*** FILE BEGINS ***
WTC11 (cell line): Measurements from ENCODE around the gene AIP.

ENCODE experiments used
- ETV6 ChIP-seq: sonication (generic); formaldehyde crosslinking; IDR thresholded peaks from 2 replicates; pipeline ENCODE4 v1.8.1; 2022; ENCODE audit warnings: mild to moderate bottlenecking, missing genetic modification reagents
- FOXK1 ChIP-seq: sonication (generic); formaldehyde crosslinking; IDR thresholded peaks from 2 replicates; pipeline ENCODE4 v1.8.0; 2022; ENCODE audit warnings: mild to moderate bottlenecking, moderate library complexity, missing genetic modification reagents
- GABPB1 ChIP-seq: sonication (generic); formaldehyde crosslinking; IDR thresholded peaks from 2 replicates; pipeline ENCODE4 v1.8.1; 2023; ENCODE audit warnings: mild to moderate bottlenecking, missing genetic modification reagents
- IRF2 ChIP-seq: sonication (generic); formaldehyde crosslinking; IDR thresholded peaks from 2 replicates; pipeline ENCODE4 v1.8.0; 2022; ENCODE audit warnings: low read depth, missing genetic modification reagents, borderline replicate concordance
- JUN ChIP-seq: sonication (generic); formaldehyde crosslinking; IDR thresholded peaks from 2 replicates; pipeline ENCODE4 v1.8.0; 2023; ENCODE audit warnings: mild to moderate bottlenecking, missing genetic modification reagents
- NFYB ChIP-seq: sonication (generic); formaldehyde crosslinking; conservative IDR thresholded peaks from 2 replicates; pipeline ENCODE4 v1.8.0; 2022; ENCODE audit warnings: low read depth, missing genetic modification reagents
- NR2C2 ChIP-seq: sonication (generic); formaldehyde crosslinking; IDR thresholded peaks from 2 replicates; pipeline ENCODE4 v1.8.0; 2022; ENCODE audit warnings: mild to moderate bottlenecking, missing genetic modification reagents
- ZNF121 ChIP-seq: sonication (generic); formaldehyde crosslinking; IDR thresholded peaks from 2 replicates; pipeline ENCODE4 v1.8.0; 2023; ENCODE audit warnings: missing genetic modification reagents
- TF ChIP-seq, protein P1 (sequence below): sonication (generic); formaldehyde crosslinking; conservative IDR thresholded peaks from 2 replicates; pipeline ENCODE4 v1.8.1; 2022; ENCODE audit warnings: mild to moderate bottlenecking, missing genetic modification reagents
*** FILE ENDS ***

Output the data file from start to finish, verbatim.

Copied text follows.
WTC11 (cell line): Measurements from ENCODE around the gene AIP.

ENCODE experiments used
- ETV6 ChIP-seq: sonication (generic); formaldehyde crosslinking; IDR thresholded peaks from 2 replicates; pipeline ENCODE4 v1.8.1; 2022; ENCODE audit warnings: mild to moderate bottlenecking, missing genetic modification reagents
- FOXK1 ChIP-seq: sonication (generic); formaldehyde crosslinking; IDR thresholded peaks from 2 replicates; pipeline ENCODE4 v1.8.0; 2022; ENCODE audit warnings: mild to moderate bottlenecking, moderate library complexity, missing genetic modification reagents
- GABPB1 ChIP-seq: sonication (generic); formaldehyde crosslinking; IDR thresholded peaks from 2 replicates; pipeline ENCODE4 v1.8.1; 2023; ENCODE audit warnings: mild to moderate bottlenecking, missing genetic modification reagents
- IRF2 ChIP-seq: sonication (generic); formaldehyde crosslinking; IDR thresholded peaks from 2 replicates; pipeline ENCODE4 v1.8.0; 2022; ENCODE audit warnings: low read depth, missing genetic modification reagents, borderline replicate concordance
- JUN ChIP-seq: sonication (generic); formaldehyde crosslinking; IDR thresholded peaks from 2 replicates; pipeline ENCODE4 v1.8.0; 2023; ENCODE audit warnings: mild to moderate bottlenecking, missing genetic modification reagents
- NFYB ChIP-seq: sonication (generic); formaldehyde crosslinking; conservative IDR thresholded peaks from 2 replicates; pipeline ENCODE4 v1.8.0; 2022; ENCODE audit warnings: low read depth, missing genetic modification reagents
- NR2C2 ChIP-seq: sonication (generic); formaldehyde crosslinking; IDR thresholded peaks from 2 replicates; pipeline ENCODE4 v1.8.0; 2022; ENCODE audit warnings: mild to moderate bottlenecking, missing genetic modification reagents
- ZNF121 ChIP-seq: sonication (generic); formaldehyde crosslinking; IDR thresholded peaks from 2 replicates; pipeline ENCODE4 v1.8.0; 2023; ENCODE audit warnings: missing genetic modification reagents
- TF ChIP-seq, protein P1 (sequence below): sonication (generic); formaldehyde crosslinking; conservative IDR thresholded peaks from 2 replicates; pipeline ENCODE4 v1.8.1; 2022; ENCODE audit warnings: mild to moderate bottlenecking, missing genetic modification reagents